The Hubble space telescope has found signs of Earth-like planets in an unlikely place - the atmospheres of a pair of burnt-out stars in a nearby cluster.
The white dwarf stars are being polluted by debris from asteroid-like objects falling onto them, researchers said.
This discovery suggests that rocky planet assembly is common in clusters, say researchers. The stars, known as white dwarfs - small, dim remnants of stars once like the Sun - reside 150 light-years away in the Hyades star cluster, in the constellation of Taurus. The cluster is relatively young, at only 625 million years old.
Astronomers believe that all stars formed in clusters.
However, searches for planets in these clusters have not been fruitful - of the roughly 800 exoplanets known, only four are known to orbit stars in clusters.
A new study led by Jay Farihi of the University of Cambridge, UK, observed "retired" cluster stars to hunt for signs of planet formation.
Hubble's spectroscopic observations identified silicon in the atmospheres of two white dwarfs, a major ingredient of the rocky material that forms Earth and other terrestrial planets in the Solar System.
This silicon may have come from asteroids that were shredded by the white dwarfs' gravity when they veered too close to the stars.
The debris detected whirling around the white dwarfs suggests that terrestrial planets formed when these stars were born. After the stars collapsed to form white dwarfs, surviving gas giant planets may have gravitationally nudged members of any leftover asteroid belts into star-grazing orbits.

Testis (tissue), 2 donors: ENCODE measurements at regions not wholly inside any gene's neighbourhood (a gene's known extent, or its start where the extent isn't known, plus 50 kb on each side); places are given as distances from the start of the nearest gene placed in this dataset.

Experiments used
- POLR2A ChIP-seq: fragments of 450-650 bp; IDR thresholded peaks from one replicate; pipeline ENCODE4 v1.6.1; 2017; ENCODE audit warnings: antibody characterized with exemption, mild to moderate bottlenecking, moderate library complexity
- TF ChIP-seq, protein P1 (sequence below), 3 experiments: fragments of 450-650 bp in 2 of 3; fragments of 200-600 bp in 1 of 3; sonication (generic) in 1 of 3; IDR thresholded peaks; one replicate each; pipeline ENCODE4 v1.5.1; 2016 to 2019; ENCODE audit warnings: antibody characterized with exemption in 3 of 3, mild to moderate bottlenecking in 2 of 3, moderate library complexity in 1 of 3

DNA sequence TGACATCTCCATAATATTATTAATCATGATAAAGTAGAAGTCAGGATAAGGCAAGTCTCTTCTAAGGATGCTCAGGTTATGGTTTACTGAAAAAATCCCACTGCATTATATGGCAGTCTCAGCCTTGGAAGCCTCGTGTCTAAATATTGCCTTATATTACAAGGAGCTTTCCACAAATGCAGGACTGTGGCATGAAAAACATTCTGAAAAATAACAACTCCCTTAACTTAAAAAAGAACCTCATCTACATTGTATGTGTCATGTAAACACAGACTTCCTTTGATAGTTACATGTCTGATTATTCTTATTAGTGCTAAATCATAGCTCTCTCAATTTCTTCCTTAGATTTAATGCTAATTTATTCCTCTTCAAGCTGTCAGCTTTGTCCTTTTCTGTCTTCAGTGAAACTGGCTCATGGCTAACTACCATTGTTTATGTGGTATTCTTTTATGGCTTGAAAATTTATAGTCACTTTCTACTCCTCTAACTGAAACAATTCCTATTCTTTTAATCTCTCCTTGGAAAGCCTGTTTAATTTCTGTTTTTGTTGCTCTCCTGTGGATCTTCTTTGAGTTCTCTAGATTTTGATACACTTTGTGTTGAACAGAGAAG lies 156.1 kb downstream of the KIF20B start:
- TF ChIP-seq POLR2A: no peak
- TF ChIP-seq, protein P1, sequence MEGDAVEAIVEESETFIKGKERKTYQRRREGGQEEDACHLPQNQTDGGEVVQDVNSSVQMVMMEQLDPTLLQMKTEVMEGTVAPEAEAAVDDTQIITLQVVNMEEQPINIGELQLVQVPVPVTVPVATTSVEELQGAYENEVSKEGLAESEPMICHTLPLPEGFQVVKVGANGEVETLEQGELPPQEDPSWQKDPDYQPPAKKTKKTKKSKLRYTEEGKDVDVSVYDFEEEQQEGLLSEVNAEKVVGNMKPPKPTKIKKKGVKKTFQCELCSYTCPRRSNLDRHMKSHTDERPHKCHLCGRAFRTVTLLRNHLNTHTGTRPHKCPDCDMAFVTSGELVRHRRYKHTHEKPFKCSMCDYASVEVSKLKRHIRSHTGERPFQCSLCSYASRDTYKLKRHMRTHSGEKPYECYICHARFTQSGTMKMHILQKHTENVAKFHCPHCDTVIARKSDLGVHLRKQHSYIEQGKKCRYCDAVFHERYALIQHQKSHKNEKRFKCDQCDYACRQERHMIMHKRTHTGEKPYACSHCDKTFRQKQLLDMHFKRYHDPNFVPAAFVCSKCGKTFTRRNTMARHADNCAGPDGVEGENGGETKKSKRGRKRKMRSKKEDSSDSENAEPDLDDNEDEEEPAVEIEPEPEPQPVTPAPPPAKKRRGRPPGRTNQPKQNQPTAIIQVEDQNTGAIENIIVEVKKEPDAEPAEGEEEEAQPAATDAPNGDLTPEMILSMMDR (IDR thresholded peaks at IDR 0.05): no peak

"We have identified chemical evidence for the building blocks of rocky planets. When these stars were born, they built planets, and there's a good chance that they currently retain some of them," said Farihi.
"The signs of rocky debris we are seeing are evidence of this - it is at least as rocky as the most primitive terrestrial bodies in our Solar System," Farihi said.
Besides finding silicon in the Hyades stars' atmospheres, Hubble also detected low levels of carbon. This is another sign of the rocky nature of the debris, as astronomers know that carbon levels should be very low in rocky, Earth-like material.
"Based on the silicon-to-carbon ratio in our study, for example, we can actually say that this material is basically Earth-like," Farihi said.